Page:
Target audience for this post: survey methodologists
On Nov 19, I attended an ACS Data Users Group webinar hosted by the Population Reference
Bureau and Sabre Systems. The topic was the Planning Database (PDB), which is a database
at the tract and block group level, focusing on low response. The main objective is to
figure out where the Census will have lower response with the 2020 Census and plan to
implement different techniques to improve response rates in those areas.
The speakers were Nancy Bates and Travis Pape.
The PDB includes the geography (tract and block group), demographic characteristics, and
then, Census operations data, e.g. mail-back, bilingual rates, the 2010 Census Mail return
rate AND the LOW RESPONSE SCORE, based on a model using 5-years of ACS data. The model
includes 25 variables, of which the top 3 variables were: rent (vs own); age ( 18-24),
and female head of household with no husband present. Other variables include household
size, presence and age of children, poverty, education, race and Hispanic origin.
The regression results are R2 of .56 at the block group level, and R2 of .55 at the tract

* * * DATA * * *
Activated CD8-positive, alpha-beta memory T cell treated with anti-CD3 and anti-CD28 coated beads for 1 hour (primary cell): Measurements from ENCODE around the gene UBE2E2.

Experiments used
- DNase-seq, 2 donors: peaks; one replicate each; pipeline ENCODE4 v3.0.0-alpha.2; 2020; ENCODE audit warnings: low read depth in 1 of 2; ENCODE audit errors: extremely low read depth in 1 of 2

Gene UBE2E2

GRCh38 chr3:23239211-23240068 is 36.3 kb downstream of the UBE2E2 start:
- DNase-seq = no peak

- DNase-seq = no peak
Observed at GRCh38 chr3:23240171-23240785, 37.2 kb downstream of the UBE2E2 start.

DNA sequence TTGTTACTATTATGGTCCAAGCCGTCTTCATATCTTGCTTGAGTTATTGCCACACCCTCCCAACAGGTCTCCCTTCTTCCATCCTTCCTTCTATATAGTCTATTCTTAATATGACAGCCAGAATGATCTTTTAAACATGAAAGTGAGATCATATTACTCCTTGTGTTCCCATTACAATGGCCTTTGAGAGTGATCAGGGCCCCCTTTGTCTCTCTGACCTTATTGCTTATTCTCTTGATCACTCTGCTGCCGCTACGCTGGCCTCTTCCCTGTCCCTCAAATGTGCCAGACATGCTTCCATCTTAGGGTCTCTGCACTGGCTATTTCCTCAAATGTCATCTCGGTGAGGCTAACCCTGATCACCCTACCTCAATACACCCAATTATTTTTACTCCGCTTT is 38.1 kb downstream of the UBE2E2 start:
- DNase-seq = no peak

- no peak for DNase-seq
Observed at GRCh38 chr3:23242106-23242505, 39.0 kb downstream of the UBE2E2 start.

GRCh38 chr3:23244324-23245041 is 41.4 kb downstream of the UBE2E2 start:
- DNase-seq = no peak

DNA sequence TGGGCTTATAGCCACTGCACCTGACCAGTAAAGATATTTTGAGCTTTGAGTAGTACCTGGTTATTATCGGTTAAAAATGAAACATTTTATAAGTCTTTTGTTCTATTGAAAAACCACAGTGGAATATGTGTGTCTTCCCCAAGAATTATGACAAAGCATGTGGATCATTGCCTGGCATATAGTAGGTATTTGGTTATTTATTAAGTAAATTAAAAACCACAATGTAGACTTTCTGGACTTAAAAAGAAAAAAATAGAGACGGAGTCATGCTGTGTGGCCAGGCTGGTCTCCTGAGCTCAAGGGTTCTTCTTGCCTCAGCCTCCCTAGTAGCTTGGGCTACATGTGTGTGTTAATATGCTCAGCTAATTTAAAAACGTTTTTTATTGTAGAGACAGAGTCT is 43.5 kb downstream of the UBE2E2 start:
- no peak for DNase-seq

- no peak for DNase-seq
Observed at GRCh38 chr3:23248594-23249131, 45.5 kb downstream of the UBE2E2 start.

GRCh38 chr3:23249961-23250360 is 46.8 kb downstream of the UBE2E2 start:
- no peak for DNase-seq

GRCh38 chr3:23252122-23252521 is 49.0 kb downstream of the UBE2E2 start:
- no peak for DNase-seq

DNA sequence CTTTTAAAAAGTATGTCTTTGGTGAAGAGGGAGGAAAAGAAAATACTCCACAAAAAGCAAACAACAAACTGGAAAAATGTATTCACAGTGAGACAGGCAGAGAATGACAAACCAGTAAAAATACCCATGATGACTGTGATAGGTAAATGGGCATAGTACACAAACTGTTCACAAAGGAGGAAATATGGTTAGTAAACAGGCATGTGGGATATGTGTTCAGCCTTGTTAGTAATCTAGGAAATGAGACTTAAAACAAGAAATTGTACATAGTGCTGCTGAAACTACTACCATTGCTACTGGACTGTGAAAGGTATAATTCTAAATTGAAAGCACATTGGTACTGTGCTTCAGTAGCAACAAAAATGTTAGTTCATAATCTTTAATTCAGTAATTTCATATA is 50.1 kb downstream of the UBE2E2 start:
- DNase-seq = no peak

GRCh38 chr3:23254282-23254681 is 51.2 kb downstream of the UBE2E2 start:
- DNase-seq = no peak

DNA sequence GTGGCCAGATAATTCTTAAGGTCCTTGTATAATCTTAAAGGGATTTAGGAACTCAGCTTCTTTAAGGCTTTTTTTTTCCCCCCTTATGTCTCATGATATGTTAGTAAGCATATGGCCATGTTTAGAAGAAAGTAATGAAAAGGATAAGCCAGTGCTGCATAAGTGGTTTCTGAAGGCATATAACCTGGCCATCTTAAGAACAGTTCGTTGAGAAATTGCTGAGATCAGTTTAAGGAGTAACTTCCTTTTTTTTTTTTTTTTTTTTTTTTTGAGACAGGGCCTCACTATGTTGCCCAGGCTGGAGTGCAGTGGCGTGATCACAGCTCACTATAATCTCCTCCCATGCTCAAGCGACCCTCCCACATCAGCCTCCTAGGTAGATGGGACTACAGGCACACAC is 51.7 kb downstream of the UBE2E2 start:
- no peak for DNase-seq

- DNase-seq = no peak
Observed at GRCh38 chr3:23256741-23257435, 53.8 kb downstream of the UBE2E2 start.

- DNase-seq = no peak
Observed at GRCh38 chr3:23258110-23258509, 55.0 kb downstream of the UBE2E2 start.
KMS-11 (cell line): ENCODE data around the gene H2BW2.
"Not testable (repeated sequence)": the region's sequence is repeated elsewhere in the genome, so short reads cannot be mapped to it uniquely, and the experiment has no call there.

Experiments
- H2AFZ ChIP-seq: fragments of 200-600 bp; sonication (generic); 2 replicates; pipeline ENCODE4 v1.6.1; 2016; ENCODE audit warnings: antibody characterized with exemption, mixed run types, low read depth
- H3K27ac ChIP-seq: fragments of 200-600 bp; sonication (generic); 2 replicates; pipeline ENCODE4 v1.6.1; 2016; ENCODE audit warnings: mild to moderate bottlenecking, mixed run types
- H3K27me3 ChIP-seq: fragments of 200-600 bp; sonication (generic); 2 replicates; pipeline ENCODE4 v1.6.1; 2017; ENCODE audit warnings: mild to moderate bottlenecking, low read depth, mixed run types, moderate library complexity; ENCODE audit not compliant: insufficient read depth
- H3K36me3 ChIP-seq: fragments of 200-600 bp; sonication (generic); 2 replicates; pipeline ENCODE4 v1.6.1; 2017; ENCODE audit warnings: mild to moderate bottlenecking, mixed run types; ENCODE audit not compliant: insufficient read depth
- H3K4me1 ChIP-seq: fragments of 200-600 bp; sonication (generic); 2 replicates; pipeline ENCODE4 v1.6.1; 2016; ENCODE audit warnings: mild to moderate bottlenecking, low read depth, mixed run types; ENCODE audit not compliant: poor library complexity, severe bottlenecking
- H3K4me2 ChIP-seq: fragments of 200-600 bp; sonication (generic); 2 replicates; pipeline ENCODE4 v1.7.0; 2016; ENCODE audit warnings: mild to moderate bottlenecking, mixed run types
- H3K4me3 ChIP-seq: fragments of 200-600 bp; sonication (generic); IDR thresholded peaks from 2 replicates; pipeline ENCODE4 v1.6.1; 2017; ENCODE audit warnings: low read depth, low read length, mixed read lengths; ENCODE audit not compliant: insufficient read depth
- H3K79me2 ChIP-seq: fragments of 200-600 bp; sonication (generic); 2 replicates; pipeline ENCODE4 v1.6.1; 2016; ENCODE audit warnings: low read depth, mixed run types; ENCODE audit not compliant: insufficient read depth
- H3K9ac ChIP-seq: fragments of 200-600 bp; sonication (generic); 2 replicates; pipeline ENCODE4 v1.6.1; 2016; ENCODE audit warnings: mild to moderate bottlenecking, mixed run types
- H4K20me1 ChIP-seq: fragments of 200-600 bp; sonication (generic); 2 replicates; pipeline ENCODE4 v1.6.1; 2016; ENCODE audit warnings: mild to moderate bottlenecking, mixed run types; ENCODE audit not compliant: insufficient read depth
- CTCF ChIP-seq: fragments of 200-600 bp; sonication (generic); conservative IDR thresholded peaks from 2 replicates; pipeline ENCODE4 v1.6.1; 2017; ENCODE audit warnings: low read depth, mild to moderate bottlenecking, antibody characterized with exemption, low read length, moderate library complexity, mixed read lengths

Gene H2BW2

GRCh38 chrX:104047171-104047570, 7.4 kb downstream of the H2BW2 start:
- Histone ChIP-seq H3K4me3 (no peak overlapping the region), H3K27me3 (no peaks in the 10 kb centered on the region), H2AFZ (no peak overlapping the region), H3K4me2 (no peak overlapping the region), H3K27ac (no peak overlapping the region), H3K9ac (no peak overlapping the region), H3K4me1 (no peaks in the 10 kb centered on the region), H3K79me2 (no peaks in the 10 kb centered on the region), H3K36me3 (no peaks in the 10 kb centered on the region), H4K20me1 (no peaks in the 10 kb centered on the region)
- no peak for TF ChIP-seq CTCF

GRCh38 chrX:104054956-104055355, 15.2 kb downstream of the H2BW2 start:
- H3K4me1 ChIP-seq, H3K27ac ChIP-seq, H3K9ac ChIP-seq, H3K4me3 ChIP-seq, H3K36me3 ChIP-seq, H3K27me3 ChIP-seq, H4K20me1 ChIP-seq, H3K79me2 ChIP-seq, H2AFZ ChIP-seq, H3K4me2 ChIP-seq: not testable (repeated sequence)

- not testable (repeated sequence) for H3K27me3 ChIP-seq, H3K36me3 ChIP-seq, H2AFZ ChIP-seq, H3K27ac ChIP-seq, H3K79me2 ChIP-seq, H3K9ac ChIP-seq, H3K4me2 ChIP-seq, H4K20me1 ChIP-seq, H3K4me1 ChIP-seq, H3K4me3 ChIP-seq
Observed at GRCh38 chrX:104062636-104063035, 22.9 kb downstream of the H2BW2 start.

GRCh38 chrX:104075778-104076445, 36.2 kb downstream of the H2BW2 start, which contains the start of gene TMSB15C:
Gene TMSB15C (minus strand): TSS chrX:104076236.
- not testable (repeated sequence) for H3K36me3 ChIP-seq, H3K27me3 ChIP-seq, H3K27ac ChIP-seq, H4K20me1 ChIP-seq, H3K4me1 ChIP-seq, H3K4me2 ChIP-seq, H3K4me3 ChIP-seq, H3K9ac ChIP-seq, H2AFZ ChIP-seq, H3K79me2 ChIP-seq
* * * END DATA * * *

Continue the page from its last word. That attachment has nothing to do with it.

level. These results are for mail-back returns, and the Census Bureau is planning on
over 60% returns for the 2020 Census using Internet, so the results may be different after
newer ACS results which included Internet response method are incorporated into the
Currently, the 2014 PDB which includes 2008-2012 ACS estimates and 2010 Census operations
data is available, and an updated PDB based on more recent ACS will be available
approximately in March 2015. The files are only available as nationwide files, zipped
CSV format, one file for tracts and one file for block groups. The tract level file is 86
Mb. The Block Group file is 152 Mb.
Bottom line - the model variables seem consistent with the results of non-response to
household travel surveys, so I am thinking that when a large household travel survey is
being planned, these data could also be useful for targeting different approaches to
improve response rates, or oversampling housing unit addresses in low responding areas.
Hope I didn't make any grievous errors in my summary above! If I did, I hope that
someone from the Census Bureau will post corrections.
FHWA Office of Planning
206-220-4460 (in Seattle)